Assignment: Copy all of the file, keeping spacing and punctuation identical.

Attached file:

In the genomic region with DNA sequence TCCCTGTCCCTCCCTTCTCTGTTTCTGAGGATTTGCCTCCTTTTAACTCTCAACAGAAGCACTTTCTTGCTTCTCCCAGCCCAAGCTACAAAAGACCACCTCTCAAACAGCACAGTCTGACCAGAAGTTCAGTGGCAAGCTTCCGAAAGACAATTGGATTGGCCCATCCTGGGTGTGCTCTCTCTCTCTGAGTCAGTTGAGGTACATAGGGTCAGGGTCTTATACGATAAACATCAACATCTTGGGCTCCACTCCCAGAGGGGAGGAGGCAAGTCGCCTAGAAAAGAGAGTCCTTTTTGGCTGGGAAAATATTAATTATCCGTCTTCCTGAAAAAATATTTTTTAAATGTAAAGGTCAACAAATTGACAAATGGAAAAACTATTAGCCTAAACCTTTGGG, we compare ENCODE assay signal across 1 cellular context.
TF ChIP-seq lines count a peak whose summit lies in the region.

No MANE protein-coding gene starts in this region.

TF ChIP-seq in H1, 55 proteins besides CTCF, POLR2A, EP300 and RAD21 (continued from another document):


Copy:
In the genomic region with DNA sequence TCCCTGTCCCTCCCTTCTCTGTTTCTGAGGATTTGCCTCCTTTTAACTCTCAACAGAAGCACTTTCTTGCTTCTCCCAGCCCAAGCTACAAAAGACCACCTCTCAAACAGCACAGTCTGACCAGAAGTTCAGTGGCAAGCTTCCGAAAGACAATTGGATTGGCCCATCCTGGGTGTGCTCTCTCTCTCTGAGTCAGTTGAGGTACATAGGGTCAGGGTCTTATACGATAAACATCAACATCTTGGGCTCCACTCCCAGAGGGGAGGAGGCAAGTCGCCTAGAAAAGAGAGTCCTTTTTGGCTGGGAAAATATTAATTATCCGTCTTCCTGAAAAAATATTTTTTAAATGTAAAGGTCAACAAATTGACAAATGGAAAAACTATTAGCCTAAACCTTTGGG, we compare ENCODE assay signal across 1 cellular context.
TF ChIP-seq lines count a peak whose summit lies in the region.

No MANE protein-coding gene starts in this region.

TF ChIP-seq in H1, 55 proteins besides CTCF, POLR2A, EP300 and RAD21 (continued from another document):